Sergeant, Light Company 1815


The famous Waterloo shako, seen on this sergeant, was introduced in 1812 along with many other uniform changes, mostly in the cavalry. The body of the shako was quite low compared with the earlier pattern but the false front gave an impression of height. The brass front plate was of similar design for most of the infantry but the Guards regiments incorporated their badges into the design, in the case of the 1st Guards it was a rayed star. The Light Company had a stringed bugle horn badge above the plate and a green plume on the left-hand side of the head-dress. The shako was made of felt and card so needed to be covered with an oilskin most of the time on active service.

The sergeant's jacket buttons down to the waist and has short tails. The button loops are gold for sergeants, white for lower ranks. His chevrons are gold and, in this illustration by Brian Fosten, on both arms. Perhaps this was the case with light companies but in general, at this time rank chevrons, which had only been introduced in 1803, were sewn on the right arm only. See Sergeant, Grenadier Company 1816. By this time, the trousers of the 1st Guards were grey. The sword/bayonet belt has a whistle and chain attached. This was a feature of light infantry officers and sergeants. He carries a flintlock musket whereas battalion and grenadier company sergeants carried a pike.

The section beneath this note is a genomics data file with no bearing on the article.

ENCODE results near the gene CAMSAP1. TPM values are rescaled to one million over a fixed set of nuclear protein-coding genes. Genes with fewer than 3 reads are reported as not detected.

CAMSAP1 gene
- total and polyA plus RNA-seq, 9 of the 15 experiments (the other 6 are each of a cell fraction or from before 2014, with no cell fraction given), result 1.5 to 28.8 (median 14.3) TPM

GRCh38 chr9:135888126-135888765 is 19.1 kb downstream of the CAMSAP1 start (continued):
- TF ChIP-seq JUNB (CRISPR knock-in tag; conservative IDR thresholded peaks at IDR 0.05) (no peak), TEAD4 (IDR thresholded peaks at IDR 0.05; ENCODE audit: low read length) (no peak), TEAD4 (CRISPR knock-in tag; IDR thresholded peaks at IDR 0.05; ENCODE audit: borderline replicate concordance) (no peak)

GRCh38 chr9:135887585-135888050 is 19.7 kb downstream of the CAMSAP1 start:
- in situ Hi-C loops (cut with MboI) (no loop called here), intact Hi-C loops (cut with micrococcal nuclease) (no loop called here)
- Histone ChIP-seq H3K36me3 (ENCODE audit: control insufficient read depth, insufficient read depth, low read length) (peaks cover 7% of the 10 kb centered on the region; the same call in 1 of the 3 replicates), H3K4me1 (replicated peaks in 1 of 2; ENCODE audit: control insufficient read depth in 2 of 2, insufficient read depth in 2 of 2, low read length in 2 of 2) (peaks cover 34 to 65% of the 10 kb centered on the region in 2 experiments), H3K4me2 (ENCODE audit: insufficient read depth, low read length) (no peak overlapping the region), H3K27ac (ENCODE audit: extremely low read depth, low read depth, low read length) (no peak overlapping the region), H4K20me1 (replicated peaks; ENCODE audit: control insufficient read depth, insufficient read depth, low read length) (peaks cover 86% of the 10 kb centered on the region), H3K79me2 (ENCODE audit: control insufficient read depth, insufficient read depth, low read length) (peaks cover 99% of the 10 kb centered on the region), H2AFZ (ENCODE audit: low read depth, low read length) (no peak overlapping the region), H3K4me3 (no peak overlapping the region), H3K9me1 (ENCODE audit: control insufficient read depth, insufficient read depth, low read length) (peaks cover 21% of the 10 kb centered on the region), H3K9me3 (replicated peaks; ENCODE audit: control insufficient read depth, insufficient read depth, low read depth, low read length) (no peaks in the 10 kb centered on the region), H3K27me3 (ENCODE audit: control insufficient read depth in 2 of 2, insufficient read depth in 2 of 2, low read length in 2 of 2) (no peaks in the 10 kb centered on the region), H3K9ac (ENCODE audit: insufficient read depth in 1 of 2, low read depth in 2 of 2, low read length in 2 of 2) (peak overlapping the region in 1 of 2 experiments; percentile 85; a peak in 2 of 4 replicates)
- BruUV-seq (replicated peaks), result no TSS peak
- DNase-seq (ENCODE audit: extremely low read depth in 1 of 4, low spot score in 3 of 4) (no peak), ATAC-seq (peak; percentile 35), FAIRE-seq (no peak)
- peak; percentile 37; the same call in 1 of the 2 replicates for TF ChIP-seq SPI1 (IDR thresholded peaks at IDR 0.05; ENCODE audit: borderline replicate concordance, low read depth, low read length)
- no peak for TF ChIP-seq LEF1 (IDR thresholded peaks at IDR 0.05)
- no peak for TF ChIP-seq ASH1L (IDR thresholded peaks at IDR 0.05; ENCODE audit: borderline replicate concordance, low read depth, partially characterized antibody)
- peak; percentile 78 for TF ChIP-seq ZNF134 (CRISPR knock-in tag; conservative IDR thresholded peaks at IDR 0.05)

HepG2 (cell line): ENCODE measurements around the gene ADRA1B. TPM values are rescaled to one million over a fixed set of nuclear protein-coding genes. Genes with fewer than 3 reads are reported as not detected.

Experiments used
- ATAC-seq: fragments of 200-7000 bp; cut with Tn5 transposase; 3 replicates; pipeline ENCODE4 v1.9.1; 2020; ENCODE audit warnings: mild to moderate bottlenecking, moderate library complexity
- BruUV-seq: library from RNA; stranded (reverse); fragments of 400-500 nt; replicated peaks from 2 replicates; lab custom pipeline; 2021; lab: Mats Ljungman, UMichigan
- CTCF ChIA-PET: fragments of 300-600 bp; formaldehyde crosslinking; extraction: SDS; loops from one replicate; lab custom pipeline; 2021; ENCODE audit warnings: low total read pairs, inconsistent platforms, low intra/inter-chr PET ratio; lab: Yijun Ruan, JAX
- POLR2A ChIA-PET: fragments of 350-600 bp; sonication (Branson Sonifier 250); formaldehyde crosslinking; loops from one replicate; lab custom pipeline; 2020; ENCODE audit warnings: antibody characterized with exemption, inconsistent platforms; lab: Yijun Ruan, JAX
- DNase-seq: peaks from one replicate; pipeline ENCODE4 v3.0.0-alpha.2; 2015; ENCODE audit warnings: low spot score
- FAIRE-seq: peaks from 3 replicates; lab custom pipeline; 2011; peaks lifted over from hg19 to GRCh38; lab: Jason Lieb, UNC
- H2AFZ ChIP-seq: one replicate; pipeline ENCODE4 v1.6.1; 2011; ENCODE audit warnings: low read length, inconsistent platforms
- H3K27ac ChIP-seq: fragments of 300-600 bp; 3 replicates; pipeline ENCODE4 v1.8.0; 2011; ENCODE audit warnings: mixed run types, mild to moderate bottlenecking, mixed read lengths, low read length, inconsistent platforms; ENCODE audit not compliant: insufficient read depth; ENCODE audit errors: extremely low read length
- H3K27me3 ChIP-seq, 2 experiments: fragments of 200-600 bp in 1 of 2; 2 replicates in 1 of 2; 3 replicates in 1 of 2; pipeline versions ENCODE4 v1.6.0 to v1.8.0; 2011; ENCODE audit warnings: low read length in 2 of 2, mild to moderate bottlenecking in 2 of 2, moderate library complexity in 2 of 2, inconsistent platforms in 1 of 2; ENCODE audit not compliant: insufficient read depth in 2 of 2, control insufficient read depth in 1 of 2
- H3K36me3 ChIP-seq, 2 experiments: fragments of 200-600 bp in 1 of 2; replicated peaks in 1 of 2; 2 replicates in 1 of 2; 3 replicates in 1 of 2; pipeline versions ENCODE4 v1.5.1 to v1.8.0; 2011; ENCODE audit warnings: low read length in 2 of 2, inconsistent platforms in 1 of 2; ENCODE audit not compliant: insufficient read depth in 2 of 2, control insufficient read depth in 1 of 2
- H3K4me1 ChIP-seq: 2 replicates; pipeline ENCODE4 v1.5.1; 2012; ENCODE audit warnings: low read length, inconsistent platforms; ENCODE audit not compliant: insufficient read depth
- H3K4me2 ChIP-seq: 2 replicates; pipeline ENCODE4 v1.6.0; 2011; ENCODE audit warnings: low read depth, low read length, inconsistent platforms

Uniforms | Regimental Details




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by Stephen Luscombe